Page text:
In another suspected dowry-related death, a woman, eight months pregnant, was burnt alive in the southern Indian state of Andhra Pradesh, according to local news channels.
The woman had married two years ago and her in-laws had made repeated demands for dowry since then.
The parents of the woman lodged a complaint with the police and suspect that her husband and in-laws were behind the brutal murder since the dowry demands were said to have been particularly forceful during the last few months.
According to reports, she was set on fire at her house in Kakinada, a small town in Andhra.
Police has registered a case and further investigations are on.
The husband and his parents are on the run.
"We have launched a manhunt to nab the trio. The exact reason behind the death would be known only after their arrest," sub-inspector Prashant Kumar told the Hindustan Times.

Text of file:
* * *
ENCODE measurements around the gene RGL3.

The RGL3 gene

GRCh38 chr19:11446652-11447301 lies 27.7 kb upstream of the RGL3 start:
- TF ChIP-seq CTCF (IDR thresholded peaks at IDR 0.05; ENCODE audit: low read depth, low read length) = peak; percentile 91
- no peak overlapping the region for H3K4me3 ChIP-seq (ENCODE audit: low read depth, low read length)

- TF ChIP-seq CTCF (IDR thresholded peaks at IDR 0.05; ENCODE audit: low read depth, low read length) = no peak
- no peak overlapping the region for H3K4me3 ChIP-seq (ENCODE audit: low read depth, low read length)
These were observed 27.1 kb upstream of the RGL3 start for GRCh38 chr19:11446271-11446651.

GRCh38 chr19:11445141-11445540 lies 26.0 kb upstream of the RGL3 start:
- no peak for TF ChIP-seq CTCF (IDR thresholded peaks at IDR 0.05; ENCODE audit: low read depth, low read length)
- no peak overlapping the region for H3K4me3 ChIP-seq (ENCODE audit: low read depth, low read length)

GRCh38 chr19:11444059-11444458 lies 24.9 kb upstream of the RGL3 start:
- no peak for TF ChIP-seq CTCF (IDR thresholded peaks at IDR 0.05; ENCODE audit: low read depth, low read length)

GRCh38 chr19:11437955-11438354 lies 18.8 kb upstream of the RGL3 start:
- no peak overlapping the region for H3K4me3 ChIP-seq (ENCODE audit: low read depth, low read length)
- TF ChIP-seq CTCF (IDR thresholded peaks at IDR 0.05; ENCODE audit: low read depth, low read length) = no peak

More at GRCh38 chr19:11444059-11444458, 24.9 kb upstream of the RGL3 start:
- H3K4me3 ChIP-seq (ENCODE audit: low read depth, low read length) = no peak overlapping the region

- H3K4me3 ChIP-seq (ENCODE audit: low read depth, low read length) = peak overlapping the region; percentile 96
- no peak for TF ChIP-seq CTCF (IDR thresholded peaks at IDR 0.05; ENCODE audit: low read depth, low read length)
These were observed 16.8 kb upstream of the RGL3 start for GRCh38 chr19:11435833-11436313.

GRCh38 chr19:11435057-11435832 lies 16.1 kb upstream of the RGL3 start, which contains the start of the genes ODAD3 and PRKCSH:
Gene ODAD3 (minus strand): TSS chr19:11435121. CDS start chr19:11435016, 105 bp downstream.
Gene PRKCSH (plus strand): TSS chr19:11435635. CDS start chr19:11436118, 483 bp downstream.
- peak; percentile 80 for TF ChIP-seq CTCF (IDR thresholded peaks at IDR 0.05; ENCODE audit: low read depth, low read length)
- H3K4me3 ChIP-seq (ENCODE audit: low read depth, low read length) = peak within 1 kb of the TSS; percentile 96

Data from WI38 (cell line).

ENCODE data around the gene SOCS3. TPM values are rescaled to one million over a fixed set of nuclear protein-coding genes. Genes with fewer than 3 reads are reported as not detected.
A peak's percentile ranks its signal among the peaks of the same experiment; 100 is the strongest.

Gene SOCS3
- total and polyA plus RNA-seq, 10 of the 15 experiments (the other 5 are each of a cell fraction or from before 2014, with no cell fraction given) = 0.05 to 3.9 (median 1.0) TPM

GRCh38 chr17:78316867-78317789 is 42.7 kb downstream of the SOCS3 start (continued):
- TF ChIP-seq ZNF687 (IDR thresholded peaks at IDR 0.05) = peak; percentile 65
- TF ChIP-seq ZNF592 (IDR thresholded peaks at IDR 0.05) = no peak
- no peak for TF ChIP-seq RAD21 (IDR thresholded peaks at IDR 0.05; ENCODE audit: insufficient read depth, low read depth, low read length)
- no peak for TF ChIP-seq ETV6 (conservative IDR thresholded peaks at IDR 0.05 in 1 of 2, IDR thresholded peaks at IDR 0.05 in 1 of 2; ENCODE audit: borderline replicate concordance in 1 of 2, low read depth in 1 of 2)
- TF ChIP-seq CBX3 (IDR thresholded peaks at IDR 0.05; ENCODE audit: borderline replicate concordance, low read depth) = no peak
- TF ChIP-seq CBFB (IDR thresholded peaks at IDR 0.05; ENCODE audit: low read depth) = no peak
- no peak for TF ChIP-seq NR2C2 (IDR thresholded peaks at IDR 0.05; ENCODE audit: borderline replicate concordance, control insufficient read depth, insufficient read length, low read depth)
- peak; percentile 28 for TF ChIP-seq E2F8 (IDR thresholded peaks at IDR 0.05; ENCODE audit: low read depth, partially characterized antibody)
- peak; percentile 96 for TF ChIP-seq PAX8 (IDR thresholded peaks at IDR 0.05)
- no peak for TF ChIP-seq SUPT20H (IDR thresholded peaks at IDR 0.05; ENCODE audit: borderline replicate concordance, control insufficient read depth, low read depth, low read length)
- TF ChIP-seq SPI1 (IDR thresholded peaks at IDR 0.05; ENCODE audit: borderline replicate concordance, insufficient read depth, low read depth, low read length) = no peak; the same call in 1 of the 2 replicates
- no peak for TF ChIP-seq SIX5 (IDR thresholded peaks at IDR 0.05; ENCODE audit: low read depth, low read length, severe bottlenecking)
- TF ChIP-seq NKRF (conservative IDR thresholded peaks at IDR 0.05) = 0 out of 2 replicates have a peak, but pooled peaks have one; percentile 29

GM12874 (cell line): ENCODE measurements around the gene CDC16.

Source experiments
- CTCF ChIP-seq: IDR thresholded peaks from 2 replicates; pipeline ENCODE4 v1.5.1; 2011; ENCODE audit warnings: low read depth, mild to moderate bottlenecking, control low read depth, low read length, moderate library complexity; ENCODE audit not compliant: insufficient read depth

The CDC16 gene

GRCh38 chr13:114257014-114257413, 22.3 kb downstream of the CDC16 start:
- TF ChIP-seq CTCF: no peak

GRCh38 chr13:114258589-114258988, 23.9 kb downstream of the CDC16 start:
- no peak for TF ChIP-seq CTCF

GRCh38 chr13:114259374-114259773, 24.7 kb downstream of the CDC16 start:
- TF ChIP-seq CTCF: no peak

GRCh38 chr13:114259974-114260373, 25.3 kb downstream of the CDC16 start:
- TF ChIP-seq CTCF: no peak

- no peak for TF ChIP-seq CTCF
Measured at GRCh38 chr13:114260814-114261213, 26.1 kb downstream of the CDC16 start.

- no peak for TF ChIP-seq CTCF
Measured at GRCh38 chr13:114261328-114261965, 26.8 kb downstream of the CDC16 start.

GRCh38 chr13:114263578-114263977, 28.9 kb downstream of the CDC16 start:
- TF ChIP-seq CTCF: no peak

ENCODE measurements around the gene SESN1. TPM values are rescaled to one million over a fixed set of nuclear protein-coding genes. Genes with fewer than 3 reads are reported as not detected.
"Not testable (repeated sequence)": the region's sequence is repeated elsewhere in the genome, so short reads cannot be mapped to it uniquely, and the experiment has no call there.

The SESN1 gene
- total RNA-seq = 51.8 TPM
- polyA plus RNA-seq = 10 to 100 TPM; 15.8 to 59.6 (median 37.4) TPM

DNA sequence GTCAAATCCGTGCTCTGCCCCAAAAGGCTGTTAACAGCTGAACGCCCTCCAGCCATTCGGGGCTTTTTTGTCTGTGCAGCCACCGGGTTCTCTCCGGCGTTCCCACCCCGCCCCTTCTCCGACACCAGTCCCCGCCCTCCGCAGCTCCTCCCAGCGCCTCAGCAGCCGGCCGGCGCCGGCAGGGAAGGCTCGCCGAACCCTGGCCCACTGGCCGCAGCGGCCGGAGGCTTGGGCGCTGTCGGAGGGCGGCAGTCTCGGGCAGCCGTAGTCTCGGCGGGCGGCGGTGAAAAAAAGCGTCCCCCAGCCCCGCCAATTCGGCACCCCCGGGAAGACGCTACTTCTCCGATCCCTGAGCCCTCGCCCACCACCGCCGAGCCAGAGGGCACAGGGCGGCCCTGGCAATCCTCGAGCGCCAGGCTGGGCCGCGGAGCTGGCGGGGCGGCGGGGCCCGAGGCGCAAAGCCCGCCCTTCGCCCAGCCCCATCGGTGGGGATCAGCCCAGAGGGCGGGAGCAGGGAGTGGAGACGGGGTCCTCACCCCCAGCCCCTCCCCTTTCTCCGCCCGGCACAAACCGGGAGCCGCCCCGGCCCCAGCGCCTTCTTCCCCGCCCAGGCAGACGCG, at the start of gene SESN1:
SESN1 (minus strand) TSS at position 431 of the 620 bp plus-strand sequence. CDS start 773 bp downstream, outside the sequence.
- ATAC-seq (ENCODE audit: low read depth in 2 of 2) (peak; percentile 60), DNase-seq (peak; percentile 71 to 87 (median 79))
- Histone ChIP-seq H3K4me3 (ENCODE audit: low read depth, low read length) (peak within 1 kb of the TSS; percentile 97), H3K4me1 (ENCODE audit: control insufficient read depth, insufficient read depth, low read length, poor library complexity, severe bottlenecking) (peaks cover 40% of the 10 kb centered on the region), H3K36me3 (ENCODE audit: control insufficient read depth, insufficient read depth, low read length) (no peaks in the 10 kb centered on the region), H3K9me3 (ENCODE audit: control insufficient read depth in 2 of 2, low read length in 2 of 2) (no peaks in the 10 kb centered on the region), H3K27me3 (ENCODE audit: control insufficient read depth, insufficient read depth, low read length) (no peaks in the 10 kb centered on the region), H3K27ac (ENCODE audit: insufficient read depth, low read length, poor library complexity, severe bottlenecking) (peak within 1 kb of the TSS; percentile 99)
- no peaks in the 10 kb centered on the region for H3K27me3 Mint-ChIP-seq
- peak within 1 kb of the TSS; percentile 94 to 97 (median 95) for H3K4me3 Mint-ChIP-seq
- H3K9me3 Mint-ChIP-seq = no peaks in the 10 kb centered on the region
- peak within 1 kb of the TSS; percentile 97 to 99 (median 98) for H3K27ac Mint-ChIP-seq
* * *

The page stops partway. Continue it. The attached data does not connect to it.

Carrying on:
Dowry-related deaths are rampant in India and their causes go deep into the social system, sociologists say.
Over 8,200 dowry deaths were reported in the country in 2012, which works out to about one dowry death every hour, according to the National Crime Records Bureau statistics.
However, the conviction rate was abysmally low at just 32% for the same year, lower than 35.8% in 2011.
Laxity in investigations at initial levels, apart from a slow judiciary, is blamed for the culprits going scot-free in a majority of the cases.
"We need quick conviction in such cases. Our judicial procedure has become very slow, police does not record a case at initial stage," Kamini Jaiswal, a senior Supreme Court lawyer, told the Times News Network.